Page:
Should you count the calories in fruits and vegetables?

This question comes to you from my mother, and a lot of people who send me asks. My mom WAS a yo-yo dieter, and every diet she’d ever been on recommended fruit and vegetables in excess…except some diets swore off “high carb” vegetables. She wanted to know what the deal was with this, so I thought I’d beak it down.

1. There is no such thing as a zero calorie or negative calorie fruit/vegetable/food/etc.

All things have calories. When people say, “Eat all the celery you want, it’s a negative calorie food!” they are wrong. Celery has negligible calories, however, so eating those 5 calories of celery a few times a day isn’t going to set back your weight loss. You gain a pound of weight by eating 3,500 calories over your maintenance calories for the day. This can come from fruit, vegetables, bagels, ice cream, lean meat, etc. One food isn’t going to do you in, the calories will.

2. Why the veggie/fruit free-for-all?

Think about who most diet plans are tailored to: overweight individuals looking to shed 20+ pounds of body fat. Most people who buy into these diet plans/weight loss plans may not have the most balanced meals in the first place. I cannot remember a time growing up when we had fresh spinach for dinner, but rather Cream of Mushroom lathered asparagus that we slugged through together. Most people who go on diet plans don’t eat fruits and veggies in the first place, or they eat one type of fruit (apple) once or twice a week. Giving people “free range” to eat all the fruits and veggies they want will make them fill their gaps of hunger with these cheat foods. Why is this good?

3. Veggies and fruit are super healthy

They pack carbs, fats, protein, micro and macro nutrients in a solid punch. Look at my good food posts – 1 cup of collard greens has almost 400mg of calcium (35 calories)? Artichokes can carry 10 mg of fiber (76 calories)? Carrots are high in vitamin A (52 calories in one cup)? Compared to the calories you’re getting a lot of bang for your buck.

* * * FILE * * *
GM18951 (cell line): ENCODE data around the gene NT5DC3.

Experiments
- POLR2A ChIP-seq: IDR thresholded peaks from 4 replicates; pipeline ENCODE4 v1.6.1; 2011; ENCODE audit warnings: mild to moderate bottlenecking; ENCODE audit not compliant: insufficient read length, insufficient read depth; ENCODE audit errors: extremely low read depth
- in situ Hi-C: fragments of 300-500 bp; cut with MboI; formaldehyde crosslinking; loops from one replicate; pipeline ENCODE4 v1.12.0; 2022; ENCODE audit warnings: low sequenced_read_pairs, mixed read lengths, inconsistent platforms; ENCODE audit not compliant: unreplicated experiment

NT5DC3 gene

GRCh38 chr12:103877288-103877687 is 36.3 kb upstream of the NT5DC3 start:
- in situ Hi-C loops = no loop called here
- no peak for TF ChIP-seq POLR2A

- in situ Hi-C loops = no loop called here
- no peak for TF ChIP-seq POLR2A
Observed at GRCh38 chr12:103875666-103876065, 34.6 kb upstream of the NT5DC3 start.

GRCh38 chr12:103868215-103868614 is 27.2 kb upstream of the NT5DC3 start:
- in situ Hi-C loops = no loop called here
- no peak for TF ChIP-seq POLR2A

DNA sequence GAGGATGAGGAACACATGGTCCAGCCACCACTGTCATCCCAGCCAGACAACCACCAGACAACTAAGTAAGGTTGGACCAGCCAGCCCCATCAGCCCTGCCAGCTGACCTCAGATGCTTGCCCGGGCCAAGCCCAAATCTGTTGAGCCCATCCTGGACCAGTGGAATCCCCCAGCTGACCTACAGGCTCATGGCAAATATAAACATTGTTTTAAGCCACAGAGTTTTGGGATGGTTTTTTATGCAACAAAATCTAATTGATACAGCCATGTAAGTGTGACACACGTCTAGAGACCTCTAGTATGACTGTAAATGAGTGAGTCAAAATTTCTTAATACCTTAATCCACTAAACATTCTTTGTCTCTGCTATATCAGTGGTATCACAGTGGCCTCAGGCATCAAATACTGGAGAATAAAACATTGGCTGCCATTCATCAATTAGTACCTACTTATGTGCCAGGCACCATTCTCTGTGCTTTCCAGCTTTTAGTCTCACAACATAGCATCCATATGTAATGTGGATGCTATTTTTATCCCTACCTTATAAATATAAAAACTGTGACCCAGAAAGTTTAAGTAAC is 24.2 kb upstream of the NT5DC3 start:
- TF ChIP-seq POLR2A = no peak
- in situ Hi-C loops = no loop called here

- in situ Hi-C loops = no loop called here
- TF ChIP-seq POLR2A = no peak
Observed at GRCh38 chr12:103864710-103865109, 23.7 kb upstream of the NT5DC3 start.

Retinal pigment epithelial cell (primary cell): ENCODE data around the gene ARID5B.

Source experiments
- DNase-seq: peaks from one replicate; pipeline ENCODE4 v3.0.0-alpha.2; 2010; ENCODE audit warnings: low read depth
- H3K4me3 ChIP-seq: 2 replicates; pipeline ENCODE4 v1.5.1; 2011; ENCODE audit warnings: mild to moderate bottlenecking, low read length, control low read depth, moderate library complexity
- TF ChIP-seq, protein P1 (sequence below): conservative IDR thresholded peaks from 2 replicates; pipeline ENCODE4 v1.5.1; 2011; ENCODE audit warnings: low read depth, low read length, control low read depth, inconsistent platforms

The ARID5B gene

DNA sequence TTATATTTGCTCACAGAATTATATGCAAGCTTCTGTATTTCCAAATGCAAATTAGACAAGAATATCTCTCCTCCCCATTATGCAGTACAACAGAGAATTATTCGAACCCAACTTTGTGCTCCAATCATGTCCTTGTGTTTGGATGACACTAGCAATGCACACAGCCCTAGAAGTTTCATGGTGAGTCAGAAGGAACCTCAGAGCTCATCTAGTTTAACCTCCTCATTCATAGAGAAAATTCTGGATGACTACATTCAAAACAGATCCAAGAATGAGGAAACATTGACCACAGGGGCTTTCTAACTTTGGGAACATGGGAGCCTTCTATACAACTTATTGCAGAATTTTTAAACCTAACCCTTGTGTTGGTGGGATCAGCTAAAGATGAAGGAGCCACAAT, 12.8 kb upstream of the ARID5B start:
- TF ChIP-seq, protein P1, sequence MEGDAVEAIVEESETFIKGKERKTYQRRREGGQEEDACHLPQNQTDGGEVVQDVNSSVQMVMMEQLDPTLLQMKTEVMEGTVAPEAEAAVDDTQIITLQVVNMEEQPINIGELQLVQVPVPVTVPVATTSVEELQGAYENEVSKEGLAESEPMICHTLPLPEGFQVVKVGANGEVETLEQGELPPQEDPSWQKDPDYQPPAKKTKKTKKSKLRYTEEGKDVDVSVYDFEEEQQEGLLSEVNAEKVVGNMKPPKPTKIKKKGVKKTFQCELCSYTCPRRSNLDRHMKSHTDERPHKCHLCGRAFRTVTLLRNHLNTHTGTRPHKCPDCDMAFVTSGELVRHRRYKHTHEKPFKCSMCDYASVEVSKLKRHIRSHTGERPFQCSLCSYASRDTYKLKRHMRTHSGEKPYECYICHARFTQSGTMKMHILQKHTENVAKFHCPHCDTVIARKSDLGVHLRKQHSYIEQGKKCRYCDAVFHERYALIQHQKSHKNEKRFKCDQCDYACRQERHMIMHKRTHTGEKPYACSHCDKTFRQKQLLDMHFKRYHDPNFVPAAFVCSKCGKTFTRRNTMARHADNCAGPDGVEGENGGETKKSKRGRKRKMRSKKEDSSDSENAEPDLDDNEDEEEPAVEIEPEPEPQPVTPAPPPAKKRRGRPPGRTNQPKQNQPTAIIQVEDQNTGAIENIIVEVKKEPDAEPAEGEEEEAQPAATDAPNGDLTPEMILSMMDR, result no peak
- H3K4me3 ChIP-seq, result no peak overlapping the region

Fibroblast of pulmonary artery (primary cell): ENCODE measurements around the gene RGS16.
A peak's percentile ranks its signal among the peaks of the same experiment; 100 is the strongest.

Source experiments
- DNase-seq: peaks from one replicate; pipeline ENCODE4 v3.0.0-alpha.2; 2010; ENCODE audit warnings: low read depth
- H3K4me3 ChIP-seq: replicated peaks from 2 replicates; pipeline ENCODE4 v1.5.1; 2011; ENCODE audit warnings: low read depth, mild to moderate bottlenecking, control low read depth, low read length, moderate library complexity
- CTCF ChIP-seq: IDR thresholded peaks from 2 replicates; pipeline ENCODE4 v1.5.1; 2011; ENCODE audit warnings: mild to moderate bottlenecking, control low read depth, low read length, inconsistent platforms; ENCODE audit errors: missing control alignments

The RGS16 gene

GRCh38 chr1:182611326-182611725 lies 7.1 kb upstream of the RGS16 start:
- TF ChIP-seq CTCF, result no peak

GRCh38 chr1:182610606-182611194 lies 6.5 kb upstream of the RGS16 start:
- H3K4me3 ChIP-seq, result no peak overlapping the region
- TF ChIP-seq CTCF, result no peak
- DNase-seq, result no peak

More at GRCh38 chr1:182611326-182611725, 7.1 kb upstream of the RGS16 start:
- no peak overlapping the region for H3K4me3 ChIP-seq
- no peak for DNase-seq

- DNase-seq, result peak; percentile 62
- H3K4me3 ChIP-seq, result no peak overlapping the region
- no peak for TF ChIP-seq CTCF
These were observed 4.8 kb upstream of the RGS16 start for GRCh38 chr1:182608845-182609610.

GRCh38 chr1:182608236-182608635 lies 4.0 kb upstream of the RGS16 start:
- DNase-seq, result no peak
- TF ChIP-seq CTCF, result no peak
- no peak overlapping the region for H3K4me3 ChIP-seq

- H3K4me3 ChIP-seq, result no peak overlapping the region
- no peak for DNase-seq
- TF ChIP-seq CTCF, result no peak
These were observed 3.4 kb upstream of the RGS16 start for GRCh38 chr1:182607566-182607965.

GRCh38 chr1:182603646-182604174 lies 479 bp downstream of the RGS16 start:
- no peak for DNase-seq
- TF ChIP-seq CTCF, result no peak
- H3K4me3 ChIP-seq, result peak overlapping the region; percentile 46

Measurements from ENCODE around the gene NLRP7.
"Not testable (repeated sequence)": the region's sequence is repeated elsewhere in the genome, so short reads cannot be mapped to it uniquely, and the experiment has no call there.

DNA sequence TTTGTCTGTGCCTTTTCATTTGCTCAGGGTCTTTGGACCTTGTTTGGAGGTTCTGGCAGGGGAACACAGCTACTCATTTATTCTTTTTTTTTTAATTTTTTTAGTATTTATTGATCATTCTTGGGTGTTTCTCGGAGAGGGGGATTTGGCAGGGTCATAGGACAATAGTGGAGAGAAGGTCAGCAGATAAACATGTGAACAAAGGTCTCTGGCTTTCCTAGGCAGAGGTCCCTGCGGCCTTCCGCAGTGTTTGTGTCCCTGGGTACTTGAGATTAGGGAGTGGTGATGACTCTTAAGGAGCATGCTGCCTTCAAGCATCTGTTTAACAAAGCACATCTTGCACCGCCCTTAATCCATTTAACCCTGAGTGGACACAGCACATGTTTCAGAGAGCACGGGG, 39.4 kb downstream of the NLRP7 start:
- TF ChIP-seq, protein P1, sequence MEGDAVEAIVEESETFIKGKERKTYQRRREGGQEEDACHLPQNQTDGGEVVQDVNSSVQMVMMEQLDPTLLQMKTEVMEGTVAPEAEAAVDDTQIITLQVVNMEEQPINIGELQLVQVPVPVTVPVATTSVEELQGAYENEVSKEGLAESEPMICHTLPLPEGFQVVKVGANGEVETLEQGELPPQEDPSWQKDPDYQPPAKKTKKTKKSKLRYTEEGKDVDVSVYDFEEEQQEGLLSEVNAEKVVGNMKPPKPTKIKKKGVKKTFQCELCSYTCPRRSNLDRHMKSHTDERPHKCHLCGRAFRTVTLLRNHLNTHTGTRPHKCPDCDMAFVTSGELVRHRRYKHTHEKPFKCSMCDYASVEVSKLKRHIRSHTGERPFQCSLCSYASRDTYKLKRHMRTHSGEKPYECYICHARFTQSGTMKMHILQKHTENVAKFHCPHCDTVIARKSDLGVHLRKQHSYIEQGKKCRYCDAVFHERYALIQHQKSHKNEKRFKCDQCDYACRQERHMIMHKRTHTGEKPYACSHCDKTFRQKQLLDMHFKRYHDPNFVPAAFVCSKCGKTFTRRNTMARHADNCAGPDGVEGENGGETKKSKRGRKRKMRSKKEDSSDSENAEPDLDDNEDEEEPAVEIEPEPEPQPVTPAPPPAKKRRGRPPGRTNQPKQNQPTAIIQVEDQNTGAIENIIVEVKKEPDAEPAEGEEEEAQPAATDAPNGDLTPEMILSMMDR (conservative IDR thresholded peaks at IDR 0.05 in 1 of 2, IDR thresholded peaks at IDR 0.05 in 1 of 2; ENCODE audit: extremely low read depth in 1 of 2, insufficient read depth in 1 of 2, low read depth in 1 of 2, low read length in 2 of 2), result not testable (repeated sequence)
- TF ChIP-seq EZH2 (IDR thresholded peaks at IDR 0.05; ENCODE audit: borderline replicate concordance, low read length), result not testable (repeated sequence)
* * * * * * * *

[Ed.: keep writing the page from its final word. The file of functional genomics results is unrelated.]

4. It’s harder to OD on calories from veggies/fruit than Honey Buns, bags of chips, etc.

Veggies and fruits come with the solid advantage of being pre-portioned. When you want to eat an apple, you eat one apple. When you want to eat chips, it’s rare that someone portions them out and counts how many chips they eat. When a cup of spinach has 5 calories but a glass of soda can have 160 calories, it makes sense why you’d point someone in the direction of fruits and veggies instead of anything else.

5. “Empty calories” vs. nutritious foods

If you’re filling your hunger void with veggies and fruits instead of diet sodas, chips, etc. there’s an increased likelihood that you’ll be fuller longer. Why? Fiber, protein and healthy fat are touted to keep you fuller longer. Without going into the reasoning behind stretch receptors, signals of hunger, the mental aspect of hunger, we can accept that this is true. Some people will disagree, and that’s fine, no two bodies are the same. In general research shows that if you eat something nutrient dense, like say spinach or an avocado, then the protein, fiber and healthy fat found in it will keep you full longer. Mindless snacking aside, that means less dips into the potato chips in an attempt to fill the void.

So should you count the calories in fruits and vegetables?

Why you shouldn’t

  • Your focus is on incorporating healthy food choices into your lifestyle
  • You’re lacking in nutrients in a certain department and are trying to supplement that with fruit and vegetables
  • Calorie counting and weight loss are not important to you

Why you should

  • If you are stalled for weight loss and haven’t been counting calories from fruit/veggies
  • You eat fruit/veggies 4-5x a day and are trying to lose weight by counting calories
  • You’re interested in learning about portion sizes and want to be able to eyeball what a standard carrot size is, and what that means calorie wise

It’s a complex issue that’s highly individualized. Fruits and veggies are wonderful food that can add lots of micro and macro nutrients to your diet. No one single food group is causing you to gain weight or not lose weight, it’s the excess calories from your overall eating that is doing this. As long as you know your goals you should be able to answer this question for yourself.

Comments (3)

  1. Robert

    Well written and insightful. Thank you!

  2. Marcoos

    My homies loved dis

  3. cheryl

    Thank you. Very interesting and useful.


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